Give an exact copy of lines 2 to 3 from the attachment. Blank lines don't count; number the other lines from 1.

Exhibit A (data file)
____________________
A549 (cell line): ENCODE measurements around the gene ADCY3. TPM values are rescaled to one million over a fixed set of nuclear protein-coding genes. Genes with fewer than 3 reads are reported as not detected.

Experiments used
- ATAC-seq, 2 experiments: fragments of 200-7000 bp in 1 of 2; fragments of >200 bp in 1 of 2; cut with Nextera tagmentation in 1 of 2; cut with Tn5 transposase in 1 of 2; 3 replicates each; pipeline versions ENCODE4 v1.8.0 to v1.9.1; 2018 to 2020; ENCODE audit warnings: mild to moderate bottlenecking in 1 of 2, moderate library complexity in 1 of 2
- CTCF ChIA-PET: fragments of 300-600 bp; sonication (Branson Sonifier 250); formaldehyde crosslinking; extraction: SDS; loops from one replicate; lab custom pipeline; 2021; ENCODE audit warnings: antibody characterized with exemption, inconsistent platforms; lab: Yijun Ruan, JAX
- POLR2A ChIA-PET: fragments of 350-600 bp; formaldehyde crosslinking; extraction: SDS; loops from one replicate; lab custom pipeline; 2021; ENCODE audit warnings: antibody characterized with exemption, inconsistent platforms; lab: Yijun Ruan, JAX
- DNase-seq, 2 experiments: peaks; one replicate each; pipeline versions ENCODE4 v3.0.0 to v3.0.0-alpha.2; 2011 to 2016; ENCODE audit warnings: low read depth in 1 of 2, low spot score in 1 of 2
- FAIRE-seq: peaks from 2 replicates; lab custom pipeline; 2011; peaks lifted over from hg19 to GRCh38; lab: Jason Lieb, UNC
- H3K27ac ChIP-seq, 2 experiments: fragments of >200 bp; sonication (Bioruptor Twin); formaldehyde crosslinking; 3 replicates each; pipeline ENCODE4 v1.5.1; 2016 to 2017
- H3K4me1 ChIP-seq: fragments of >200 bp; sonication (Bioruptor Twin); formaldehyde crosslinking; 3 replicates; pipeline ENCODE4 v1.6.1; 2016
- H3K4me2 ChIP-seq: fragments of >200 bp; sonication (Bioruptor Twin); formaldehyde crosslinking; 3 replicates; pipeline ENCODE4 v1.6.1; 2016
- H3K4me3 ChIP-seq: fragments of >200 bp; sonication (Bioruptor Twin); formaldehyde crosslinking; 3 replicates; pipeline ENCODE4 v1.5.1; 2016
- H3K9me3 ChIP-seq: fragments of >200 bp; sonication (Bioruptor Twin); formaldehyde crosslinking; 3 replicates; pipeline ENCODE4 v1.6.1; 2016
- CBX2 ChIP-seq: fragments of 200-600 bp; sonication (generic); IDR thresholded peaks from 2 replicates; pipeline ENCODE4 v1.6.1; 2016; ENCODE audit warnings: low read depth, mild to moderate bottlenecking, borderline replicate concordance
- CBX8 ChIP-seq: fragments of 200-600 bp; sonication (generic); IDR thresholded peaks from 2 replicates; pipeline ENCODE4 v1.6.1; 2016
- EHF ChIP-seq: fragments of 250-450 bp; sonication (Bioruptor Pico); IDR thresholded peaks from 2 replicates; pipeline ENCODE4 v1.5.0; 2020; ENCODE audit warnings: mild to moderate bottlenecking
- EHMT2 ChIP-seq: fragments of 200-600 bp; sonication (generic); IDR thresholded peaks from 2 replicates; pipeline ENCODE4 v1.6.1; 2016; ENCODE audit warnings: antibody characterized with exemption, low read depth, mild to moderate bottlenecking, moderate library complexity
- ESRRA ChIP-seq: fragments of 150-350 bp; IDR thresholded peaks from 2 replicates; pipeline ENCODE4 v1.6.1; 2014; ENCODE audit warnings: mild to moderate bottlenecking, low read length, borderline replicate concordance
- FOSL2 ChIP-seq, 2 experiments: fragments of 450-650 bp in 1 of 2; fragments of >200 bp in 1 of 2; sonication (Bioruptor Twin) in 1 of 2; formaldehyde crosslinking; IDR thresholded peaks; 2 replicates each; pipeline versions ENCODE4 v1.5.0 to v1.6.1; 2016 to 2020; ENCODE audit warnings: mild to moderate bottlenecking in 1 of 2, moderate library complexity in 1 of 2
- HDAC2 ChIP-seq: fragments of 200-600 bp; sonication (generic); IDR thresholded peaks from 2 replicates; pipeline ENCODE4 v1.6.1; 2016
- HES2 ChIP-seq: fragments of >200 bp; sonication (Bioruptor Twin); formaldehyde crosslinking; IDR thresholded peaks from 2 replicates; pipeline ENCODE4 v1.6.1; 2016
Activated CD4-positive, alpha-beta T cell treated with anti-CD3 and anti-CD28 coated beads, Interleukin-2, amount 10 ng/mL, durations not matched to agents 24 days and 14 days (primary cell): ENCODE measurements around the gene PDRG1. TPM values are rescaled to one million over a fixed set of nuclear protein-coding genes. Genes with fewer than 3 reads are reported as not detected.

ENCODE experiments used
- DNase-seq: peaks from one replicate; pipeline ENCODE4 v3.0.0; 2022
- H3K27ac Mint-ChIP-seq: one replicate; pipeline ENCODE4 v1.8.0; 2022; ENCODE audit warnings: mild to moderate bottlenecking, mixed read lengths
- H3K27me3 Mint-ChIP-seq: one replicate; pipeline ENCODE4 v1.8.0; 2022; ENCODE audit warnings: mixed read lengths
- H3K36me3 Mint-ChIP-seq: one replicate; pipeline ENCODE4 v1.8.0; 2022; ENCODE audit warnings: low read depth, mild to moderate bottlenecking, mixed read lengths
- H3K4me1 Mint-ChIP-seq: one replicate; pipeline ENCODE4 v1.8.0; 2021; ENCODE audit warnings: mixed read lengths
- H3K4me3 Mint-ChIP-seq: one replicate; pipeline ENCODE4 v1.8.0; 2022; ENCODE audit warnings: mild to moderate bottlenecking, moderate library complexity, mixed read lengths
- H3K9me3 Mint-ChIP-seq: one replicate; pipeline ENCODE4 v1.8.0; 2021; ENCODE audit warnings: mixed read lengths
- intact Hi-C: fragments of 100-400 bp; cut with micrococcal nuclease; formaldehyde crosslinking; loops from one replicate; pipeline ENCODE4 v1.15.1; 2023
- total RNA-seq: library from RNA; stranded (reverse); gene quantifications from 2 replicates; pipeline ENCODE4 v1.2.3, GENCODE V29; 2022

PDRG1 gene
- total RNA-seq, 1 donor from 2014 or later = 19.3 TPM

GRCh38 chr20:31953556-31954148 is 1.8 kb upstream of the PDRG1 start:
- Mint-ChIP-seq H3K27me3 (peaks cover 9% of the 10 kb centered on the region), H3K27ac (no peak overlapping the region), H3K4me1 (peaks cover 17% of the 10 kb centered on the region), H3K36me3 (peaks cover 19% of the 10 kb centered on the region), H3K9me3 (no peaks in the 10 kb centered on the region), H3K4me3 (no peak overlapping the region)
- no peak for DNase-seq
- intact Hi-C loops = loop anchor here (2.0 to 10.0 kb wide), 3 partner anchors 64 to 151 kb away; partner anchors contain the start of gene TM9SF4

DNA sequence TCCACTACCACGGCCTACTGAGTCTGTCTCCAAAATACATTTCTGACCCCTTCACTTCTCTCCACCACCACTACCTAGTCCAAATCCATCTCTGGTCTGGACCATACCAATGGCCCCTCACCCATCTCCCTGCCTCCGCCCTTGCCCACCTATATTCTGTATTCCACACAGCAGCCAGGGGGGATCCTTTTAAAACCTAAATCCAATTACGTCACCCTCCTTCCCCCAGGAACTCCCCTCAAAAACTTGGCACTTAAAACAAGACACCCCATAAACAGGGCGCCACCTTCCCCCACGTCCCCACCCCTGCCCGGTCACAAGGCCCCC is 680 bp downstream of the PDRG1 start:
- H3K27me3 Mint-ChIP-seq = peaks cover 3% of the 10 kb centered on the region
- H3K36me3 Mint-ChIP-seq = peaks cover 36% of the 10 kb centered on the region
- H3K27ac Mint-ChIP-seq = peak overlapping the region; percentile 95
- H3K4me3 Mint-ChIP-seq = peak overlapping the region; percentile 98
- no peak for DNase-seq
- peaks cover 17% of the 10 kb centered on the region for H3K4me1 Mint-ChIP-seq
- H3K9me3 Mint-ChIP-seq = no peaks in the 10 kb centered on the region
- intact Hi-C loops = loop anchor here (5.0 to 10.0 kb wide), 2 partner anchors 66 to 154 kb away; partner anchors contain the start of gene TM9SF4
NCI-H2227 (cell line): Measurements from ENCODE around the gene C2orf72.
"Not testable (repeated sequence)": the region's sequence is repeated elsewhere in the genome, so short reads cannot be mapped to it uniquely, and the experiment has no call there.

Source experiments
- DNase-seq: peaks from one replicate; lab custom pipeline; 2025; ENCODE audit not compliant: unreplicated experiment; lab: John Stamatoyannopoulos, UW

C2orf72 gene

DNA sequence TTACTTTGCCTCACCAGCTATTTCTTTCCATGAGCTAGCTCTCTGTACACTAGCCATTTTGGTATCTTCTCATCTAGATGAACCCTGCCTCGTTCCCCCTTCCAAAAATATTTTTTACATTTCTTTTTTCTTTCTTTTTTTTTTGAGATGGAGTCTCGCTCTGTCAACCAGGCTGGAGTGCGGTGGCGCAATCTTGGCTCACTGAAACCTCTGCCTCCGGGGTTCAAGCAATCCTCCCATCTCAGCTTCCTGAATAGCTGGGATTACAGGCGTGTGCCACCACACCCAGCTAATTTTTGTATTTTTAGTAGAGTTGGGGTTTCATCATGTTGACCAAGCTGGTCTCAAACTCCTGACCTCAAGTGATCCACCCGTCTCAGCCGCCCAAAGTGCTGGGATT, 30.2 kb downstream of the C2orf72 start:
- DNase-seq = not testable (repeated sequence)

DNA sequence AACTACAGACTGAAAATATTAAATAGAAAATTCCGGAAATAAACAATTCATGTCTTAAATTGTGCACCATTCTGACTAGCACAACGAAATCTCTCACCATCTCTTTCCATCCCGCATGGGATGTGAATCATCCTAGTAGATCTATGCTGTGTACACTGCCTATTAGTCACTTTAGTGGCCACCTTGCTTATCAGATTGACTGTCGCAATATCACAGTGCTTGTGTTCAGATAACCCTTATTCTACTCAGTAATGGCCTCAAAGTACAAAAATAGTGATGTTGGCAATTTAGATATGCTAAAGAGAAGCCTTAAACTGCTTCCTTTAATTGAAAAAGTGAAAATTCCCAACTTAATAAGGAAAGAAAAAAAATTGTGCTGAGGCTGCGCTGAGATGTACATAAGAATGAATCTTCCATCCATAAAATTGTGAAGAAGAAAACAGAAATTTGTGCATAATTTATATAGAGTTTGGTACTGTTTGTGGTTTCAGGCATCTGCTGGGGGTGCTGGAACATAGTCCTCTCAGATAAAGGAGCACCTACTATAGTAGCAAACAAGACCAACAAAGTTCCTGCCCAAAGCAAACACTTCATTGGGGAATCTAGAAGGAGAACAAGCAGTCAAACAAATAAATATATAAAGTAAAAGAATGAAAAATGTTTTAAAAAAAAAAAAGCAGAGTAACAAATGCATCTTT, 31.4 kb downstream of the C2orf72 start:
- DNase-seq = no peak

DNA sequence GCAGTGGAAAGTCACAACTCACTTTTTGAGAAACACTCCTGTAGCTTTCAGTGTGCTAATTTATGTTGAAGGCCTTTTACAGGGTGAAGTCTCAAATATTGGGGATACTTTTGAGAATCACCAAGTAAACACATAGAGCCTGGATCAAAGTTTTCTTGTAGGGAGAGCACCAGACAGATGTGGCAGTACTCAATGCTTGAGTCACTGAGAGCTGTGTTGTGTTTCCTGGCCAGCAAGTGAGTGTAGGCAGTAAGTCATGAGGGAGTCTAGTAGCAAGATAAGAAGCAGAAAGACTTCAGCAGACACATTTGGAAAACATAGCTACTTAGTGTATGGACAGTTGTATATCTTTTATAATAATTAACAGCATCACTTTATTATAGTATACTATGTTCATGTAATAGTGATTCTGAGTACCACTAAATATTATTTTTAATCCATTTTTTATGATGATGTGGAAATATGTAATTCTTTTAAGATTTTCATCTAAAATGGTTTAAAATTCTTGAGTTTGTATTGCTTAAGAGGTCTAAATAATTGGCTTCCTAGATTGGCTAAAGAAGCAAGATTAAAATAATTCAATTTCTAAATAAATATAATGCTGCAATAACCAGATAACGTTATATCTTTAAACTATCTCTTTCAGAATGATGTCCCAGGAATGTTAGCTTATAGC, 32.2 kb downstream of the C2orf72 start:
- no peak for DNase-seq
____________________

Experiments used
- ATAC-seq, 2 experiments: fragments of 200-7000 bp in 1 of 2; fragments of >200 bp in 1 of 2; cut with Nextera tagmentation in 1 of 2; cut with Tn5 transposase in 1 of 2; 3 replicates each; pipeline versions ENCODE4 v1.8.0 to v1.9.1; 2018 to 2020; ENCODE audit warnings: mild to moderate bottlenecking in 1 of 2, moderate library complexity in 1 of 2